linguoboy wrote:I don't see how it could be "less artificial" when the current standard is based on actually existing spoken varieties which can be learned completely whereas the Leinster standard would have to be based on extinct varieties for which only fragmentary documentation exists.
I don't think it would have to be based on Traditional Leinster Irish - as you said, there isn't enough information about it to base a language on it - but we could default to CO where there's not enough surviving dialectal Leinster Irish. It wouldn't be traditional leinster Irish, but it's the nearest we can get.
Jurgen Wullenwever wrote:The problem with the standard in this case is the relation to the remaining traditional L1 speakers. In other countries this would only be the difference between spoken and written language, but here the L2 majority has to speak as it is written, since they have no other choice (or have they?)
I would like to see the kind of revived Leinster Irish-Standard Irish hybrid we mentioned before become the spoken vernacular of Leinster, but in any case Leinster speakers of Irish do have a spoken form different from their written form - a more Anglicised form. If we take Gaelscoil graduates as a model for fluent speakers of Irish from Leinster, I would say that they would write CO Irish in formal (and even informal) settings, but their spoken Irish would be more Anglicised. Anglicisms are considered incorrect and few people would defend them in written Irish (including speakers from Leinster), but when spoken they abound.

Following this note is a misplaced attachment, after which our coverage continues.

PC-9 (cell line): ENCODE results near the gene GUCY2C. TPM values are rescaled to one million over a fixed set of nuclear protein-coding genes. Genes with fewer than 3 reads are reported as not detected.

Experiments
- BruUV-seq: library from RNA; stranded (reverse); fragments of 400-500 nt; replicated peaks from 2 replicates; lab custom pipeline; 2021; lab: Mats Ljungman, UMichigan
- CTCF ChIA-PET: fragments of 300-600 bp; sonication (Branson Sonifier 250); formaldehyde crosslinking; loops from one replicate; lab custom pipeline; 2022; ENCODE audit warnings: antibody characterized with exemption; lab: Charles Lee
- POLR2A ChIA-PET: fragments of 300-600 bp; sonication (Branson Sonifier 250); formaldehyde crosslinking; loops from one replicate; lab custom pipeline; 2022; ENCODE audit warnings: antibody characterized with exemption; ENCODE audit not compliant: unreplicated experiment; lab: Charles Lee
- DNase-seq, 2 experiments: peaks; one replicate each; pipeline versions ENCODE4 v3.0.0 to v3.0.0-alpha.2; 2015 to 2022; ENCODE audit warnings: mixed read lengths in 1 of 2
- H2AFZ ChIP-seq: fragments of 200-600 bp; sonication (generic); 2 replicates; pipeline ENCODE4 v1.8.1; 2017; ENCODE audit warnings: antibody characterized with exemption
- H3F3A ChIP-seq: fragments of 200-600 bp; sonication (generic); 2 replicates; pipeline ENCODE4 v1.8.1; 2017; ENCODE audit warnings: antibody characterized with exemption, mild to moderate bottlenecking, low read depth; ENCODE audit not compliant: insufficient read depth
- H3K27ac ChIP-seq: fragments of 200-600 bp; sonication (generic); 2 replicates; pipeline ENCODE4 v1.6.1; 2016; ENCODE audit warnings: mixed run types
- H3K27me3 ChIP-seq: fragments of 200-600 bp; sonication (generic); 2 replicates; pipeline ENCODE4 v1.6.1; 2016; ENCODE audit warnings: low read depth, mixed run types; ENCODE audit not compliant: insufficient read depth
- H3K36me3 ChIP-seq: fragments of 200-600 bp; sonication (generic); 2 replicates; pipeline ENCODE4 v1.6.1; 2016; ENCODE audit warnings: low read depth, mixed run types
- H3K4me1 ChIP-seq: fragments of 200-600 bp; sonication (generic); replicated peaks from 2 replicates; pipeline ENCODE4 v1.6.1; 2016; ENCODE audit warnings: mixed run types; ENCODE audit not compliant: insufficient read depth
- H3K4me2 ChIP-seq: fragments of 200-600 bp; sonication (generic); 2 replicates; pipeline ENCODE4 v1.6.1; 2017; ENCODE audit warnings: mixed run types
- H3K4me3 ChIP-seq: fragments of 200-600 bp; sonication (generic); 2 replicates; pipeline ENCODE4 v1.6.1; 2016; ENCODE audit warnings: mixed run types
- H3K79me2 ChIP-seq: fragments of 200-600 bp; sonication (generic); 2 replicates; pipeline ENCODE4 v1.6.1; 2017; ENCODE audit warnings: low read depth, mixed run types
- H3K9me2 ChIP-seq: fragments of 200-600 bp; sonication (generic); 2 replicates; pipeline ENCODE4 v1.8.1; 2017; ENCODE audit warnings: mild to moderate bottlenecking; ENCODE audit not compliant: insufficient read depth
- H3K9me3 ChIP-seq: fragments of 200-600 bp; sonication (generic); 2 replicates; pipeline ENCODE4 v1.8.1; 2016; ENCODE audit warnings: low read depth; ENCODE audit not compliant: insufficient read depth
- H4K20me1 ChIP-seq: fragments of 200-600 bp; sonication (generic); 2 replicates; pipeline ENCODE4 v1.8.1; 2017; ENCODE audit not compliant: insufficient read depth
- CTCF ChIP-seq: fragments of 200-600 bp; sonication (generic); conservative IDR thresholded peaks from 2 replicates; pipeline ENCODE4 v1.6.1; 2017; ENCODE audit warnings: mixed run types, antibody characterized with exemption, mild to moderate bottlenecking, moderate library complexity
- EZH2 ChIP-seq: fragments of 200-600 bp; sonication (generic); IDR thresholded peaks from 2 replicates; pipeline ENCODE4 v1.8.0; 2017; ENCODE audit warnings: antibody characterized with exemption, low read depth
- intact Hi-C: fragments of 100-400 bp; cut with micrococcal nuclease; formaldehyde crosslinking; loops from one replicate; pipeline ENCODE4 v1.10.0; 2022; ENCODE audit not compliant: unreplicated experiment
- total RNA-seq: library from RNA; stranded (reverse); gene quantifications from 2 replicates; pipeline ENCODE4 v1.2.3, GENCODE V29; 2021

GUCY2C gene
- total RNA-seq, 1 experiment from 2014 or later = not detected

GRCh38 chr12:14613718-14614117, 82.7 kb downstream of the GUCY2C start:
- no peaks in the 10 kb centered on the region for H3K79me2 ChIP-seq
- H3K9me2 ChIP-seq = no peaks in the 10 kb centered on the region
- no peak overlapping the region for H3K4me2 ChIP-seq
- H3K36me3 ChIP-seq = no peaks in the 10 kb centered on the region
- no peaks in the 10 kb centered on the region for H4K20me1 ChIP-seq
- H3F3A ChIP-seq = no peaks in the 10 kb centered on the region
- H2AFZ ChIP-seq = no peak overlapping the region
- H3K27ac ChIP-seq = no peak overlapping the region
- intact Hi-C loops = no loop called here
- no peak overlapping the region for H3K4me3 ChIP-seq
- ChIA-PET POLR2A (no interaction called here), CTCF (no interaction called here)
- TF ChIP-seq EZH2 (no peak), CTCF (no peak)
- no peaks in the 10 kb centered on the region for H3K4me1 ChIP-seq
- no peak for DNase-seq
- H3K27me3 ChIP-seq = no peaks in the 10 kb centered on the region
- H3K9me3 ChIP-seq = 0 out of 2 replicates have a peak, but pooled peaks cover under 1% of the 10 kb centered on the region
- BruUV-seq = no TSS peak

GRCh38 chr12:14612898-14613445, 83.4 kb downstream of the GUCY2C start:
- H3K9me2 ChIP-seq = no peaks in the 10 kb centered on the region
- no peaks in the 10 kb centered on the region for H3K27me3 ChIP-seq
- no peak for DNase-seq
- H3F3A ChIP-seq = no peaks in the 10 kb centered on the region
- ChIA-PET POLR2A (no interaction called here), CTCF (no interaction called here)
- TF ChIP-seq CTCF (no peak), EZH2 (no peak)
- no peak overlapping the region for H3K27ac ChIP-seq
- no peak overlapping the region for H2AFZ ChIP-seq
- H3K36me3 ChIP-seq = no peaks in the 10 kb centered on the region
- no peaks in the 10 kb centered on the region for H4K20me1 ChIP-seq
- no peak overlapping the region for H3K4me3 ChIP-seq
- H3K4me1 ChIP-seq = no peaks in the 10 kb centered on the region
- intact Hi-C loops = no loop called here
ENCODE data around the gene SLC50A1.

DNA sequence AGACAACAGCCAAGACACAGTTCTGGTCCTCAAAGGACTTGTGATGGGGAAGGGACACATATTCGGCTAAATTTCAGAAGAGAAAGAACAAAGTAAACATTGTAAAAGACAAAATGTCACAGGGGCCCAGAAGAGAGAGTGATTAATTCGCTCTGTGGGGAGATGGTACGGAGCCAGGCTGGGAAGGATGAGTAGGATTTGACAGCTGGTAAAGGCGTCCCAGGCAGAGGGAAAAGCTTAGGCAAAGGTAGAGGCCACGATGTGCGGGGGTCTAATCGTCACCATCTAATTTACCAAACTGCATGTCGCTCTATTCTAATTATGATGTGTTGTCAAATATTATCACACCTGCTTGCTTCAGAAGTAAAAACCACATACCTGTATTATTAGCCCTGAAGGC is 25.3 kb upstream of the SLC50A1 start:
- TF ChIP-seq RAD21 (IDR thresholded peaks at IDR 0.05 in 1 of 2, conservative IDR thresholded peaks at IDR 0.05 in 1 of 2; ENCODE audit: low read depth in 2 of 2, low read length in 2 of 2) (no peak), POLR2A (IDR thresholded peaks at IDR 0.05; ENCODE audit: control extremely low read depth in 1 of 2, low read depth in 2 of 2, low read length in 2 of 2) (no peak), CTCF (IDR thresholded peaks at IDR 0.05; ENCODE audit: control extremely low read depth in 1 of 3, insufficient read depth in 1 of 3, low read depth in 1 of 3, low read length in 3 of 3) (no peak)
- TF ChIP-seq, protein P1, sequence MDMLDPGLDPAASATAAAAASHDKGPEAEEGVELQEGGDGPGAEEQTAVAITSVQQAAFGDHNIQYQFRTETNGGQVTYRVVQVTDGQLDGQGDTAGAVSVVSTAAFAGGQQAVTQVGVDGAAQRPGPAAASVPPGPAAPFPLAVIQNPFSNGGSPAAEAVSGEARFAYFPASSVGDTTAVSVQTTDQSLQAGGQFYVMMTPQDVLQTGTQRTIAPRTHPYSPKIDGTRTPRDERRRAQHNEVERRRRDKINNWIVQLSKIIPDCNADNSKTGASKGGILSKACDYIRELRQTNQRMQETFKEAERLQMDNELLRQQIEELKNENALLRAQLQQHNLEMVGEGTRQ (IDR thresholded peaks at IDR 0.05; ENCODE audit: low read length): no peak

Jurgen Wullenwever wrote:, and this puts the L1s with their deviant speech at a disadvantage as country hicks or extremists, both when they speak and when they write.
I really don't thin anyone thinks that. I mean, within the Irish language enthusiast community here, Gaeltacht Irish is considered the prestige with CO frequently being derided. I haven't ever seen anyone mocked or looked down upon for using Gaeltacht Irish, either written or spoken, in any context. I have, however, seen this happen to people who use the standard (and even moreso to those who used the kind of Anglicised spoken Irish found in Leinster).
Jurgen Wullenwever wrote:With my suggestion, everyone would be at an equal disadvantage when to write, so you would have the usual situation "snakk dialekt, skriv nynorsk" as the Norwegians say.
Personally, I just think that all forms (Munster, Ulster, Connacht and CO) should be considered equally acceptible in writting.
kevin wrote:I may be missing important points, but the main difference in the situation that I can see now is that the artificial written standard has a shorter tradition in Ireland and perhaps the change is happening faster (though I have no idea if the latter is really true today or if there is just a perceived danger of it happening in the future).
I think the main difference is that Standard Irish is not replacing the dialects, English is. I think Gaeltacht speakers' anger towards the standard is misdirected - speakers in the Gaeltachtaí are not abandoning their native dialects for CO, they are abandoning it for English. As far as I'm concerned, CO provides people like me with a neutral form of Irish that allows us to embrace the language without conceding any of our regional identity.
Levike wrote:Does Irish have some kind of prestige?
Top-down it does. The government supports its usage (at least nominally), it has widespread and vocal support from the general populace. In Dublin, it is increasingly being associated with an intellectual elite (something which I think is a serious problem for its revival in Dublin).
Levike wrote:Or is it just like "another school subject" for kids?
Most kids feel that way about it (I know I did), but most people change their stance towards it when they leave school (though the effect of being forced to learn it when they didn't want to has a terrible impact on their view of their own prospects of learning it). The Gaelscoileanna (Irish-Medium Schools) are having a positive impact there - a lot more kids are able to speak the language fluently now, which is perhaps changing school-kids' attitudes towards it.
Levike wrote:How did you feel about it at school?
I hated it and refused to learn it. I started feeling differently about it almost the second it stopped being forced on me though.